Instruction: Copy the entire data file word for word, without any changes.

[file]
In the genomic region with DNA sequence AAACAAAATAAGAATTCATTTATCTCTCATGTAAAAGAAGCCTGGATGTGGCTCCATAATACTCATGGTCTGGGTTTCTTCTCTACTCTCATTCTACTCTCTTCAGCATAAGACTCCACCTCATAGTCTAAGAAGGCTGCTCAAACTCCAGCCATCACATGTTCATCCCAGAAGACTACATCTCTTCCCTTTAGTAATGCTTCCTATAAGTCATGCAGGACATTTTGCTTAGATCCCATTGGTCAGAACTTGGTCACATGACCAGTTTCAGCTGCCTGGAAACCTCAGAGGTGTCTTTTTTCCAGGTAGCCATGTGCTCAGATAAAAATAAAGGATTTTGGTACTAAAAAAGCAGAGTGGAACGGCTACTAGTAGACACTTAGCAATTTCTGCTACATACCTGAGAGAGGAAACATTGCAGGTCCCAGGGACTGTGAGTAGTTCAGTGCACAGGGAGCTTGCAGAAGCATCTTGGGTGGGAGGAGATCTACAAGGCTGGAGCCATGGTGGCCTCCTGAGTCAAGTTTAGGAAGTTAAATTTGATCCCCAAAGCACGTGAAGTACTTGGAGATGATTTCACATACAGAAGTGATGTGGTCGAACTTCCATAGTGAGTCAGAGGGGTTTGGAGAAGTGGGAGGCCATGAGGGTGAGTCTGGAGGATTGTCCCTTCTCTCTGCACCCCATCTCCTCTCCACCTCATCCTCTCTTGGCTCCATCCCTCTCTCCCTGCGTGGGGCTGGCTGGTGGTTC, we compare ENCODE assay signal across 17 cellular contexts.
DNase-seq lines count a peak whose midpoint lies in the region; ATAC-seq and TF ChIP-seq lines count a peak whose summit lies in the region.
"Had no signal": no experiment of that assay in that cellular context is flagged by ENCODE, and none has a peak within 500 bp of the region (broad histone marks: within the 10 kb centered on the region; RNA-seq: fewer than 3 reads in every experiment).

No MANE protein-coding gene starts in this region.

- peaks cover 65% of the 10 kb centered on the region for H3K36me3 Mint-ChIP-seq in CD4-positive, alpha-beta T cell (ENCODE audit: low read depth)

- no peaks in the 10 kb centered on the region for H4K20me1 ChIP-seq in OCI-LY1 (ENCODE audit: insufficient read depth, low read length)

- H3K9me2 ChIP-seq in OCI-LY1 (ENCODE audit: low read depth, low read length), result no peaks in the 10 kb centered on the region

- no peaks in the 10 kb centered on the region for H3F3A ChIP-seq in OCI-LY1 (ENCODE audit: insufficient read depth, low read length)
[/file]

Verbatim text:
In the genomic region with DNA sequence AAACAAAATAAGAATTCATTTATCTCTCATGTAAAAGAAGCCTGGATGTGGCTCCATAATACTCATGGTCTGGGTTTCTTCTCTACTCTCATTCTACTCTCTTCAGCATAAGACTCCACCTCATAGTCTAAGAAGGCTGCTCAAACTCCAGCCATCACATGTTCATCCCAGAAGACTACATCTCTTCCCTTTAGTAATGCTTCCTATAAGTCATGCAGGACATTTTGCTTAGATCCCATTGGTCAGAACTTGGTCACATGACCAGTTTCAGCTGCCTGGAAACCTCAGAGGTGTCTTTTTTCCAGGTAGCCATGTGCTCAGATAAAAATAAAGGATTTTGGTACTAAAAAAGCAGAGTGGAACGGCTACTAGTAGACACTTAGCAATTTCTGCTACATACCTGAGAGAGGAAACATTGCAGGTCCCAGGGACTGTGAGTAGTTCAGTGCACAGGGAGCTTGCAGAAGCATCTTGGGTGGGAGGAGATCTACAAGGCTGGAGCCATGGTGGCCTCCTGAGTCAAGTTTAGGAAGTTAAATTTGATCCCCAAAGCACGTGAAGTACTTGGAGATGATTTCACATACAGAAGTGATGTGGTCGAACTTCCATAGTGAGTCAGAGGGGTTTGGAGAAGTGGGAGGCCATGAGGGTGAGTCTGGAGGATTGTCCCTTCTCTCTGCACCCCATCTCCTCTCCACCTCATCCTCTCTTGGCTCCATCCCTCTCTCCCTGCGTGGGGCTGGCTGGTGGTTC, we compare ENCODE assay signal across 17 cellular contexts.
DNase-seq lines count a peak whose midpoint lies in the region; ATAC-seq and TF ChIP-seq lines count a peak whose summit lies in the region.
"Had no signal": no experiment of that assay in that cellular context is flagged by ENCODE, and none has a peak within 500 bp of the region (broad histone marks: within the 10 kb centered on the region; RNA-seq: fewer than 3 reads in every experiment).

No MANE protein-coding gene starts in this region.

- peaks cover 65% of the 10 kb centered on the region for H3K36me3 Mint-ChIP-seq in CD4-positive, alpha-beta T cell (ENCODE audit: low read depth)

- no peaks in the 10 kb centered on the region for H4K20me1 ChIP-seq in OCI-LY1 (ENCODE audit: insufficient read depth, low read length)

- H3K9me2 ChIP-seq in OCI-LY1 (ENCODE audit: low read depth, low read length), result no peaks in the 10 kb centered on the region

- no peaks in the 10 kb centered on the region for H3F3A ChIP-seq in OCI-LY1 (ENCODE audit: insufficient read depth, low read length)